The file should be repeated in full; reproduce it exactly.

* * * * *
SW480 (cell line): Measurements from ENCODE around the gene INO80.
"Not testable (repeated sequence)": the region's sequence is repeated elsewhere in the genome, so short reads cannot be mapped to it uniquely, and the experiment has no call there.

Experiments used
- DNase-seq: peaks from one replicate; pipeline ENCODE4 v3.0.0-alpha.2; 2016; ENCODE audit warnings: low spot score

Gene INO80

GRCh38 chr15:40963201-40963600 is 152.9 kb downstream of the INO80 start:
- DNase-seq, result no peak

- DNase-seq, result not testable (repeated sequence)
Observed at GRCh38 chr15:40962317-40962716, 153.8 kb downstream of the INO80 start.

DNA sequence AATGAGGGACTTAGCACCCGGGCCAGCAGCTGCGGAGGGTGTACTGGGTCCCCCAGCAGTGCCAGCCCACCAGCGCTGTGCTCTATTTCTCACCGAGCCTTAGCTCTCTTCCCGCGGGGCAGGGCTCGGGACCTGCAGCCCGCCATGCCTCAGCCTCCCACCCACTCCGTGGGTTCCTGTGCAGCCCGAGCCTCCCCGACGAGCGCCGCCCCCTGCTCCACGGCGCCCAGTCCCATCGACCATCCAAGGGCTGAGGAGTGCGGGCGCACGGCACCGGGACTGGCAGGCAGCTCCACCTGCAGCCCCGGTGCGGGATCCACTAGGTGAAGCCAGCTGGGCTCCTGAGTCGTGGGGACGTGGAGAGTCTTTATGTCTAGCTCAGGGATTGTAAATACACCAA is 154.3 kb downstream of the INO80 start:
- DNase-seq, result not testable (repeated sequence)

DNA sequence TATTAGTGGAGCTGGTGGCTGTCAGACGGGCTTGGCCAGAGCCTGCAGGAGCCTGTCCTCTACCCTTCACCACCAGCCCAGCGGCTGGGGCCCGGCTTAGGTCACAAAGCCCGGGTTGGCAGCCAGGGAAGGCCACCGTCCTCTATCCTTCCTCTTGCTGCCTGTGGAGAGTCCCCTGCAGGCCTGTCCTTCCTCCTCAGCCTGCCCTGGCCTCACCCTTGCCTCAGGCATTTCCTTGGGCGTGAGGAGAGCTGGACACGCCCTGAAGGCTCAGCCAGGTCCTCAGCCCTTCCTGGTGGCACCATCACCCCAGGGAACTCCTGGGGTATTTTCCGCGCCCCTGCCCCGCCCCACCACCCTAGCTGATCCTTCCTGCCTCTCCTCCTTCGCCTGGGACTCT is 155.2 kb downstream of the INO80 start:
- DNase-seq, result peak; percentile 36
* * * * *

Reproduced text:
SW480 (cell line): Measurements from ENCODE around the gene INO80.
"Not testable (repeated sequence)": the region's sequence is repeated elsewhere in the genome, so short reads cannot be mapped to it uniquely, and the experiment has no call there.

Experiments used
- DNase-seq: peaks from one replicate; pipeline ENCODE4 v3.0.0-alpha.2; 2016; ENCODE audit warnings: low spot score

Gene INO80

GRCh38 chr15:40963201-40963600 is 152.9 kb downstream of the INO80 start:
- DNase-seq, result no peak

- DNase-seq, result not testable (repeated sequence)
Observed at GRCh38 chr15:40962317-40962716, 153.8 kb downstream of the INO80 start.

DNA sequence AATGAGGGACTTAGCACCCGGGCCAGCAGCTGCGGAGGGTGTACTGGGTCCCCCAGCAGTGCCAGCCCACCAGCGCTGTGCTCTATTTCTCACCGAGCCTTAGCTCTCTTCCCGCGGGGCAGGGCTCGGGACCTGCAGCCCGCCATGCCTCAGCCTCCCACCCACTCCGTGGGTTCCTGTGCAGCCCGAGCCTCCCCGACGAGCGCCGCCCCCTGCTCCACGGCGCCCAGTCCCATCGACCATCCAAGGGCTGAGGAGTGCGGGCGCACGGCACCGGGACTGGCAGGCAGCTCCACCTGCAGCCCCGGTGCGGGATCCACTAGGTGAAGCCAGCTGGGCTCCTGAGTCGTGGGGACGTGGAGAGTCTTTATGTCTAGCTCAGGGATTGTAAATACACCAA is 154.3 kb downstream of the INO80 start:
- DNase-seq, result not testable (repeated sequence)

DNA sequence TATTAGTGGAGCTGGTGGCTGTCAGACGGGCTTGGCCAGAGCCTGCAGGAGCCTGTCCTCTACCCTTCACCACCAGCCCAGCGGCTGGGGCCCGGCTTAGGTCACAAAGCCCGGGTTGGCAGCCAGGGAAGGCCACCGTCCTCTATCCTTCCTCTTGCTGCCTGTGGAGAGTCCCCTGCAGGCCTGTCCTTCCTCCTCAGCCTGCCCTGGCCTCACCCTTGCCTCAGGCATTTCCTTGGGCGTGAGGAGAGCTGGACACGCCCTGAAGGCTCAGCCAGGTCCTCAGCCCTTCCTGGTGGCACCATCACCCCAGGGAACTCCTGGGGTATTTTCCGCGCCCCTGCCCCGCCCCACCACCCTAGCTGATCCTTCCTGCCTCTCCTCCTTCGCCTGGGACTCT is 155.2 kb downstream of the INO80 start:
- DNase-seq, result peak; percentile 36